There are two other things that bothered me about this one--the text boxes to explain things we should have heard as dialogue and the half-hearted use of Shakespearean English for the characters. I found the former mildly annoying but the latter distracting to the point of not wanting to read further at times. (I wonder if this was a translation glitch?) Both seemed to happen less as the book went on, so I'm hoping it disappears for good in the next volume.

Overall, I think I wanted this to read immediately like a Fumi Yoshinaga book and didn't give it enough of an allowance for world building. Most first volumes feature a lot of setup, and this one is no exception. So I think I am going to like the rest of the story a lot better, particularly because I find the Shogun so interesting and her desire to get to the truth behind the lies of the Edo castle is a compelling plot that I look forward to following in the future. Even with that allowance, however, the start of this book is painfully slow at times.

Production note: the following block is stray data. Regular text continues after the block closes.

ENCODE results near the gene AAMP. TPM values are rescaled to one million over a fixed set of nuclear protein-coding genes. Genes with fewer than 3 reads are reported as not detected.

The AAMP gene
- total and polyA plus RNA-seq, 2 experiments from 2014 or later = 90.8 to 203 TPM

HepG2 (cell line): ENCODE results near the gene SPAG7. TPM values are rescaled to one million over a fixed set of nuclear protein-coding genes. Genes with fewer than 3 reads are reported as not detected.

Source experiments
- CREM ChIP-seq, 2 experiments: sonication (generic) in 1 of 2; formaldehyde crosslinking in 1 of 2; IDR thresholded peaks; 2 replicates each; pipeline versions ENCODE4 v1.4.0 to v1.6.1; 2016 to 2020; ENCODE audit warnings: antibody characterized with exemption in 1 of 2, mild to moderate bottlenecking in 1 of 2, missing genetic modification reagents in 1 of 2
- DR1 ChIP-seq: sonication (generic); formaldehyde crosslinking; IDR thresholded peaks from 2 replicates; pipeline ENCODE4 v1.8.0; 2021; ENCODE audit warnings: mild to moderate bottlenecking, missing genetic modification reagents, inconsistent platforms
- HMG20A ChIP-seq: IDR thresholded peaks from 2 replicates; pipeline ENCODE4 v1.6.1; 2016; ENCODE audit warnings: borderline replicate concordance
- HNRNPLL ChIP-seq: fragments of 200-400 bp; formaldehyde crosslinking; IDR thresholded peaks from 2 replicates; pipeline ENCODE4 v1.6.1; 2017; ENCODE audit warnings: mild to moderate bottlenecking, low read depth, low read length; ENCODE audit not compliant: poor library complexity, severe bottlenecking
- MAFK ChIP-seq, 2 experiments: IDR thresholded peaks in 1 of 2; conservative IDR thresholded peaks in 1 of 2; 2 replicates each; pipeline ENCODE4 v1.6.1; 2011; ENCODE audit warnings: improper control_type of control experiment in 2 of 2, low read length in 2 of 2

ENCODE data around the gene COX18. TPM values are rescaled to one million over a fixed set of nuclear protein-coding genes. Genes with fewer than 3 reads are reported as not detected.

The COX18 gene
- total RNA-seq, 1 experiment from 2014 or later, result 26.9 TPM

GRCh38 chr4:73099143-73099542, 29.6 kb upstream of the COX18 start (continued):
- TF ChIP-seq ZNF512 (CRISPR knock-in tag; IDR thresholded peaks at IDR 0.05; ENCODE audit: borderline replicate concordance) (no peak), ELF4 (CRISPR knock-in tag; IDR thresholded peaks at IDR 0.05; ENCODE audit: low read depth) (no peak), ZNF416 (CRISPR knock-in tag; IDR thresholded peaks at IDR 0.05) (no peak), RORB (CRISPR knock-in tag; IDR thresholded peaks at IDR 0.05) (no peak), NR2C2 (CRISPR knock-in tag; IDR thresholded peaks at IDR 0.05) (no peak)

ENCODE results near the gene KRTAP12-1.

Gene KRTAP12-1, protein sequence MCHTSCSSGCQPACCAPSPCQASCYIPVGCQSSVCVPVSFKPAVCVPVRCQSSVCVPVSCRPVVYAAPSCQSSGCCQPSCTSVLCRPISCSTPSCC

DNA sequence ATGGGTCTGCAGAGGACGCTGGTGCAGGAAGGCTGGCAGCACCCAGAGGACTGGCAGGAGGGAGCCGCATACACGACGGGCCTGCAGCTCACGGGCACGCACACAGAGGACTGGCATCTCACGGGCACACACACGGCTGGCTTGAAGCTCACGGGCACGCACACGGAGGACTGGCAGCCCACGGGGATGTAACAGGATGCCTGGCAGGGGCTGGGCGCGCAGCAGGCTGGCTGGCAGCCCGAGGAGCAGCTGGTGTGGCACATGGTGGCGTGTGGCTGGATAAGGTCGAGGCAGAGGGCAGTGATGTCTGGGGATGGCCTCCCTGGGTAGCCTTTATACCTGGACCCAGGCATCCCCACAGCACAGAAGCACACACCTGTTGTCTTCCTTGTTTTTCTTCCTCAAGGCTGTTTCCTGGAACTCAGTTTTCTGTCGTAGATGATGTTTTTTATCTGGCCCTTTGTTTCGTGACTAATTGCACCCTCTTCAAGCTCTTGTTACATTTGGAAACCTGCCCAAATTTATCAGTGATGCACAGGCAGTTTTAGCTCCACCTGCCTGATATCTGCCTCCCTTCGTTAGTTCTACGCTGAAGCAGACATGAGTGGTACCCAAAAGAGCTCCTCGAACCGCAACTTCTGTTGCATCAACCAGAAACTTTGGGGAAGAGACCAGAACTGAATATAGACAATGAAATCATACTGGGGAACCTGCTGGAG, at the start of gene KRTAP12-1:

I'm not ready to recommend this series to others yet until I read volume two, to see if some of the things that really bothered me go away and I get the Yoshinaga I know and love. I do appreciate the time it must have taken her to research this series, though, because she sure does know her Edo period culture, to be able to adapt it like she does into this mirror image. I also like that she slips in homosexuality without it feeling forced, just like in her other books.

(Digression: Is it wrong of me to be a bit saddened that this title gets an "explicit content" warning mostly because it has homosexual references when I read many a manga with similar heterosexual references that don't get an explicit content warning?)

Ooku, like the inner chambers it portrays, is a series that seems to have secrets it's not ready to reveal yet, preferring to keep the reader at a distance with block text and some exposition-heavy dialog. I hope that in the future we're able to get closer. In the meantime, I wouldn't put this on your must-read list just yet, unless you really like Yoshinaga or alternative history. I also wouldn't put it past Yoshinaga to blow my mind in volume two!